Miles 27 to 44 were pretty uneventful. I kept myself running really mellow and made sure I took S!caps and monitored my caloric intake as best I could. I did another climb that went fairly well, my legs were still quite responsive and my stomach was doing well. I got back to the heaven and hell aid station, this time everyone was dressed as a devil, and got to see Gabby again. We chatted a few more minutes, I told her I would buy her a beer in Ashland, she got pretty excited about It and then off I went. At this point there is only 17.5 miles to run, and one climb that I've been hearing about from various people all day. I was really looking forward to this climb as my legs were ready to wake up, it was time to do some running.
Maiden Peak - our final climb of the day! This
was a really fun climb, plus I was feeling good.
I let the legs go on the descent following the Twins (love that name!). Everything was feeling super good and I was having so much fun. The the climb to Maiden Peak. It started off mellow enough, and I was able to run most of the incline. Everyone was telling me that it was about 3000 feet in 4 miles, so I was ready for the motherfucker! Bring it on you stupid pussy of a hill. And I marched right up that thing pretty damn well. Every once in a while it would get steeper and I would have to switch to powerwalking. The grade stayed mellow but slowly but surely as progress was made up, the trail got steeper. Eventually I was in full power walk mode. Those old bastards at the mall ain't got nothing on me. I put my head down and just concentrated on walking as fast as I could up the mountain. My breathing was good, the legs were still responsive, and I was having a shit load of fun. I kept passing people, some looked haggard, some still looked OK, but I was feeling super good so I just kept charging. Later I learned I had the 7th fastest climb of the race up this mountain, what a huge improvement over the last climb of White River (Sun Top). My fitness was coming along!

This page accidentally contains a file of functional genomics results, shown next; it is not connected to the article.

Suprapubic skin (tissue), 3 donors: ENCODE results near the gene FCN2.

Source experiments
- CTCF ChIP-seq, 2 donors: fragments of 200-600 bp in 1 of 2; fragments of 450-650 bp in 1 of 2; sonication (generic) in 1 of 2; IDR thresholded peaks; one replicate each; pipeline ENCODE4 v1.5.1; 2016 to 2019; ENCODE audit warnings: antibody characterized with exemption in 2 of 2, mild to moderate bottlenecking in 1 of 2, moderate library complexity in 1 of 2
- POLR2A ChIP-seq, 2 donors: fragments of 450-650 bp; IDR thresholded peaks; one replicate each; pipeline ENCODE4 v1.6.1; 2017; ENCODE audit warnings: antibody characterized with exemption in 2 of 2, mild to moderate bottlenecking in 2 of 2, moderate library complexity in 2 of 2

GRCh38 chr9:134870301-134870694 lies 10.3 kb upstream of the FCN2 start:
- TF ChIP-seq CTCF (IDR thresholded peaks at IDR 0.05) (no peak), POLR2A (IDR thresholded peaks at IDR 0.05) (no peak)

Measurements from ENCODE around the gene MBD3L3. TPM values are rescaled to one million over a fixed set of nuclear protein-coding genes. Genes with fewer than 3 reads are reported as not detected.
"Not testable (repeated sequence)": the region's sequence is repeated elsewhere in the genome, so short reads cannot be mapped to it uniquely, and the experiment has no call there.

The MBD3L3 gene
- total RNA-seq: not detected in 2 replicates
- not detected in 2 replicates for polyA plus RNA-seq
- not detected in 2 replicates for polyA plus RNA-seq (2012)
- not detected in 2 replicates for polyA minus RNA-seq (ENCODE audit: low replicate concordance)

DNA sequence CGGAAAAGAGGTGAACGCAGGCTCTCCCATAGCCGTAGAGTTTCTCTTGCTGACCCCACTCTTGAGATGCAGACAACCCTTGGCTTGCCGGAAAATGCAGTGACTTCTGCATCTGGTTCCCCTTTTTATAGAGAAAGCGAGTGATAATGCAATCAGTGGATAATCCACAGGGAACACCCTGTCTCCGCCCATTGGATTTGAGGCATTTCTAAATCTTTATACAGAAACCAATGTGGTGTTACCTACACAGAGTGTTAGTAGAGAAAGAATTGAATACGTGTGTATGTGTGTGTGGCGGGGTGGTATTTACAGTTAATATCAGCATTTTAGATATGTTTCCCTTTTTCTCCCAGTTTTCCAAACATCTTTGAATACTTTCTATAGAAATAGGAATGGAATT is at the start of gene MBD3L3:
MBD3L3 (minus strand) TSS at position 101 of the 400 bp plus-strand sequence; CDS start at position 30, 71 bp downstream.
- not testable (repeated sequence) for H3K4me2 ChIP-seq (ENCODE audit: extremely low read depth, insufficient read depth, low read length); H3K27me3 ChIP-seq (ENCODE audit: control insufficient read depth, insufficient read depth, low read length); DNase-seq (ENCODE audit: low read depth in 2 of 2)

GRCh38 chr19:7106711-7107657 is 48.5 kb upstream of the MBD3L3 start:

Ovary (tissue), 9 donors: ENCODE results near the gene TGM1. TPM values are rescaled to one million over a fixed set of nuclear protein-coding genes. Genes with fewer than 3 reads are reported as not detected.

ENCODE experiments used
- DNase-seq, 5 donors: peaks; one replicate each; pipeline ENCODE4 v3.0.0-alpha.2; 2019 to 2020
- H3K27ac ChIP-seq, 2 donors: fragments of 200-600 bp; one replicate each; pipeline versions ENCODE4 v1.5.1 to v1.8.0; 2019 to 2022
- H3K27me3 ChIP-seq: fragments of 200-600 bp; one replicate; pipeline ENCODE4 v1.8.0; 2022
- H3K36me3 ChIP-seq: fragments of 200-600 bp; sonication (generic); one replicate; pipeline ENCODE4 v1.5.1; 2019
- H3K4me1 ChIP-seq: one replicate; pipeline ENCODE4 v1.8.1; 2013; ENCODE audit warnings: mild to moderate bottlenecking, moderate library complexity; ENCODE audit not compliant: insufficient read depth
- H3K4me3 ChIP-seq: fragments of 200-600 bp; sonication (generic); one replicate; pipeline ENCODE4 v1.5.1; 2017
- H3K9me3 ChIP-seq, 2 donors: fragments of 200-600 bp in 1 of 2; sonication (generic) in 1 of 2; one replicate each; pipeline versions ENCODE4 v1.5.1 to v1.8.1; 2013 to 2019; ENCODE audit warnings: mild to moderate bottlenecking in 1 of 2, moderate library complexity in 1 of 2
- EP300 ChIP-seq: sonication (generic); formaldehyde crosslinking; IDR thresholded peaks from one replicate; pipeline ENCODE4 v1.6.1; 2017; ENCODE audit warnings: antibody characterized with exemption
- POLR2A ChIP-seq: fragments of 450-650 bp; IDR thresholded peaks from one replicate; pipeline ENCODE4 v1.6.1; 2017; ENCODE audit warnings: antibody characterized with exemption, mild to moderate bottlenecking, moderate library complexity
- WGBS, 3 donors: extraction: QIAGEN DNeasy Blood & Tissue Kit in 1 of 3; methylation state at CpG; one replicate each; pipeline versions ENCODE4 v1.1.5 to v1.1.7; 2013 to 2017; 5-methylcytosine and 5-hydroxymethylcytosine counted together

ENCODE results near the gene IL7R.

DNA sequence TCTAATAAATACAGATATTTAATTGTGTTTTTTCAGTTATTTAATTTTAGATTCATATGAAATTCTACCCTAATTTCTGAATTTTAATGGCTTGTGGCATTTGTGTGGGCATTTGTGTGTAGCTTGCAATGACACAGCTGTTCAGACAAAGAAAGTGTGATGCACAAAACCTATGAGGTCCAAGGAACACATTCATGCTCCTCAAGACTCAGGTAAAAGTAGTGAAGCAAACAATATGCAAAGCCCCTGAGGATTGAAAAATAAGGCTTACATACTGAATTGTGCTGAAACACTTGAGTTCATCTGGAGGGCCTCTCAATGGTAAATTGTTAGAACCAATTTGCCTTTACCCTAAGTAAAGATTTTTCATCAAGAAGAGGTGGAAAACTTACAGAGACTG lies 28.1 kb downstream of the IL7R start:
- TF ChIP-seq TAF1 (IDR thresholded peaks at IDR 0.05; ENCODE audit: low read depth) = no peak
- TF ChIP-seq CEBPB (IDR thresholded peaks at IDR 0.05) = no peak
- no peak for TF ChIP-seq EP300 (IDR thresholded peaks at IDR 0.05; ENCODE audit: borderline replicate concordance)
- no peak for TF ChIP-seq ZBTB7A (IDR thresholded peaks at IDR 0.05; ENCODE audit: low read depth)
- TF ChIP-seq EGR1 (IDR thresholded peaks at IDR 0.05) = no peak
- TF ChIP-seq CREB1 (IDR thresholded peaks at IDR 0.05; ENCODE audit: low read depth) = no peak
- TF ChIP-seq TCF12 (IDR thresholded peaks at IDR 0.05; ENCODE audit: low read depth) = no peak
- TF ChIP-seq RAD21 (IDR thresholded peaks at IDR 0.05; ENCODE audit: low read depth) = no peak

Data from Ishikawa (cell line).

While moving up this climb is the first time I actually tried to figure out what my finishing time was going to be. The goal at the beginning of the day was the day was to run 13 hours or so and stay mellow, but the legs being as responsive as they were I just had to go. I was thinking sub 13 should be easily attainable. Just like you never turn down a tailwind on the bike, you never turn down the legs when they want to run in a race. Once over the top I was thrust into some hugely technical trail that was basically a free fall. We lost about 1000 feet in the first mile, it was full of huge rocks, small rocks, stumps, short drops, switch backs, and sometimes everything all at once. Then it mellowed and I just put my head down and ran. It is so nice and comforting to know that 54 miles into a race I can still run sub 7 minute mile pace.
I got to the final aid station at mile 55 and the ladies there were incredible. All I heard was, "How are you feeling" "What can we get you?" "How about a shoulder rub?" "Do you need a sponge?" "Do you want us to wipe you down?" Seriously! These ladies were awesome! Here I am, in the middle of the mountains in the middle of nowhere - somewhere in Oregon nearly 500 miles from home - and I am being offered the full spa treatment. Amazing! Thank you ladies, your work was very helpful and much appreciated. You deserve a tip. Hell, you ladies were so nice and friendly you increased my already euphoric mood to an even bigger high.